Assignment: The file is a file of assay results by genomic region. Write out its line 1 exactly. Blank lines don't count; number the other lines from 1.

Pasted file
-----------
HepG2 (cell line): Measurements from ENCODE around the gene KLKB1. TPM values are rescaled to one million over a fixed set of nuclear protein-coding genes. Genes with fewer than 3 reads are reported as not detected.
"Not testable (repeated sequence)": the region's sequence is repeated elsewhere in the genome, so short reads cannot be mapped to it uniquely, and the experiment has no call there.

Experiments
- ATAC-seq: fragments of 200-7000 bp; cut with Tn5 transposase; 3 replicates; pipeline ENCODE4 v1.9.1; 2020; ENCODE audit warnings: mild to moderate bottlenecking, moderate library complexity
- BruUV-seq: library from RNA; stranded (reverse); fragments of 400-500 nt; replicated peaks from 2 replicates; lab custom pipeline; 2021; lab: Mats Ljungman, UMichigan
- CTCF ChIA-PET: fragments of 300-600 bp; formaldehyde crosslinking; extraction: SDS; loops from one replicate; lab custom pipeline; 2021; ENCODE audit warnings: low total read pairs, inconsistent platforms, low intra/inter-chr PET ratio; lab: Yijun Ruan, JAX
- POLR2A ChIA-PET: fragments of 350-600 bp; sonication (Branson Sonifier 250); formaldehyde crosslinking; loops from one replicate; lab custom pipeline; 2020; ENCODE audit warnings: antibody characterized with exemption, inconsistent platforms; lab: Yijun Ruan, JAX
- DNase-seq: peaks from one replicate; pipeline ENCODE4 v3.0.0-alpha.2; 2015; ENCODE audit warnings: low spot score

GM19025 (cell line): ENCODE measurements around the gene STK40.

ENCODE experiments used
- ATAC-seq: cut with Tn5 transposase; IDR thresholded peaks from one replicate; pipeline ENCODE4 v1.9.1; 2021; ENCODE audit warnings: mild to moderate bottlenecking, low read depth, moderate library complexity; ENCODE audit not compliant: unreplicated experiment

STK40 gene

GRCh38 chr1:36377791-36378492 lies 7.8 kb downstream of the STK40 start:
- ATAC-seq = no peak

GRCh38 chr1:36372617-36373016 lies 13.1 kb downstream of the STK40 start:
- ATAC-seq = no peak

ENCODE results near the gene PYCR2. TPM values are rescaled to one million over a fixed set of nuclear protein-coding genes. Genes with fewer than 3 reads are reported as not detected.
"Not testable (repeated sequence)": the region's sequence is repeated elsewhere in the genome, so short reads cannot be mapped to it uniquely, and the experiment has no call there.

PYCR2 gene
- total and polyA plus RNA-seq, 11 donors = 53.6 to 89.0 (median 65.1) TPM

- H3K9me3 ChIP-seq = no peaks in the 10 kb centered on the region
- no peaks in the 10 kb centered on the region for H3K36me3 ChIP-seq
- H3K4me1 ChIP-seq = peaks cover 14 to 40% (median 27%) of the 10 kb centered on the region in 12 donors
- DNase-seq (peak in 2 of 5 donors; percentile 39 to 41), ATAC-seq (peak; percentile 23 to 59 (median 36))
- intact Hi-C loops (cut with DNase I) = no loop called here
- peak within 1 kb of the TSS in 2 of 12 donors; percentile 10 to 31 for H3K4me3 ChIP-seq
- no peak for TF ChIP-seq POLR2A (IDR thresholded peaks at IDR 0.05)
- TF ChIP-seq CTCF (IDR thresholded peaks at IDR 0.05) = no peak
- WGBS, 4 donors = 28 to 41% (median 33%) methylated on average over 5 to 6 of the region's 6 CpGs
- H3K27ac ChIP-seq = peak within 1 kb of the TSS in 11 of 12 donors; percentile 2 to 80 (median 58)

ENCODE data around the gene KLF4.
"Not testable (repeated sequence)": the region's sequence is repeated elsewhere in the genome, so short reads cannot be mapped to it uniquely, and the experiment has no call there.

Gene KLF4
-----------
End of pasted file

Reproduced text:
HepG2 (cell line): Measurements from ENCODE around the gene KLKB1. TPM values are rescaled to one million over a fixed set of nuclear protein-coding genes. Genes with fewer than 3 reads are reported as not detected.